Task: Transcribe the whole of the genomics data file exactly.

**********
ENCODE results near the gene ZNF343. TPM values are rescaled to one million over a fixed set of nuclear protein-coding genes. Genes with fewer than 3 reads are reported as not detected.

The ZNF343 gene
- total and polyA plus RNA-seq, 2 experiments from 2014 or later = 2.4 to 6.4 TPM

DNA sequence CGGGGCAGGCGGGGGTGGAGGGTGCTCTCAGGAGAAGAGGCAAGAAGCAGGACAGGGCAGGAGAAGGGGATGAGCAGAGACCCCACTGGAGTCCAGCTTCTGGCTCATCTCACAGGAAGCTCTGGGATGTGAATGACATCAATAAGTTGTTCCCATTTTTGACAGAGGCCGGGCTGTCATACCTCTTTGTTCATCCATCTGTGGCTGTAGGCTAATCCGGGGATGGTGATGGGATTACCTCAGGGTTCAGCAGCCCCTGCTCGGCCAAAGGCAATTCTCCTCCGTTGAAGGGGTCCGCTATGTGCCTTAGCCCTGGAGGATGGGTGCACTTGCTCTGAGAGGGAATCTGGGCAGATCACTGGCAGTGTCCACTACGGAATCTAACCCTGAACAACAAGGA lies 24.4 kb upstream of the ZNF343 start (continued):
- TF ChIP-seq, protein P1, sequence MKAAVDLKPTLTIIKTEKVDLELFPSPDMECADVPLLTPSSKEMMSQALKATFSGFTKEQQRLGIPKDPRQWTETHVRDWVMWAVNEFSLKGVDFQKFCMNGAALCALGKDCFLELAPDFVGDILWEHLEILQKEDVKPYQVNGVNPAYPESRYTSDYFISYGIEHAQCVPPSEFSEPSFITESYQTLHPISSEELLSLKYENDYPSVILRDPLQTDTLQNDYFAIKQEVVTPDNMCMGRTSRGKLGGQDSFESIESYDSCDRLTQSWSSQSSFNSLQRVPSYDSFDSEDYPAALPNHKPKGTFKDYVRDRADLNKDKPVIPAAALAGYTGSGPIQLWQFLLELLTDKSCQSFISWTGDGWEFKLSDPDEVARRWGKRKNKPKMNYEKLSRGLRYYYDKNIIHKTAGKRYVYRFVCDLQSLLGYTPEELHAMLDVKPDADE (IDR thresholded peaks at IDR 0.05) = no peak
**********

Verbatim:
ENCODE results near the gene ZNF343. TPM values are rescaled to one million over a fixed set of nuclear protein-coding genes. Genes with fewer than 3 reads are reported as not detected.

The ZNF343 gene
- total and polyA plus RNA-seq, 2 experiments from 2014 or later = 2.4 to 6.4 TPM

DNA sequence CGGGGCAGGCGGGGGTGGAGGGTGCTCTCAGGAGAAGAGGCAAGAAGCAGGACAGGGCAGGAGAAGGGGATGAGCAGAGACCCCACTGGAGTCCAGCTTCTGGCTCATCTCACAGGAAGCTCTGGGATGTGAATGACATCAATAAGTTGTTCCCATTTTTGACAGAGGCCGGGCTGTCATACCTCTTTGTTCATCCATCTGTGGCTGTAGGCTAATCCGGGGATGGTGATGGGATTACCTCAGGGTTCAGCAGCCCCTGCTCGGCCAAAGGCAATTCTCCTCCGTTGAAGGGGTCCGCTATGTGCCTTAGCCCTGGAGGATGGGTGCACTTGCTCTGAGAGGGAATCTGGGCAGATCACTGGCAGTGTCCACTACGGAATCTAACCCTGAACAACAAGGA lies 24.4 kb upstream of the ZNF343 start (continued):
- TF ChIP-seq, protein P1, sequence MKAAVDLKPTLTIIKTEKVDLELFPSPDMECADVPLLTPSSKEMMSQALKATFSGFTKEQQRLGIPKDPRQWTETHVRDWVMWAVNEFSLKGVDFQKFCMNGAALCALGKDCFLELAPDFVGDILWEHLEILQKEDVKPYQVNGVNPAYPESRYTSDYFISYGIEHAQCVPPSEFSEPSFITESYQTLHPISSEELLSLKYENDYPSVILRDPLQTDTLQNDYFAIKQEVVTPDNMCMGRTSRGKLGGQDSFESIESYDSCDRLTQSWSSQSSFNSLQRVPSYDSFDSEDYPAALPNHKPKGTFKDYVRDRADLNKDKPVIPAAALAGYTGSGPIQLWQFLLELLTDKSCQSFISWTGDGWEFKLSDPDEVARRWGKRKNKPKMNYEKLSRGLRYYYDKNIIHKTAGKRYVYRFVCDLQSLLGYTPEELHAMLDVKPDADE (IDR thresholded peaks at IDR 0.05) = no peak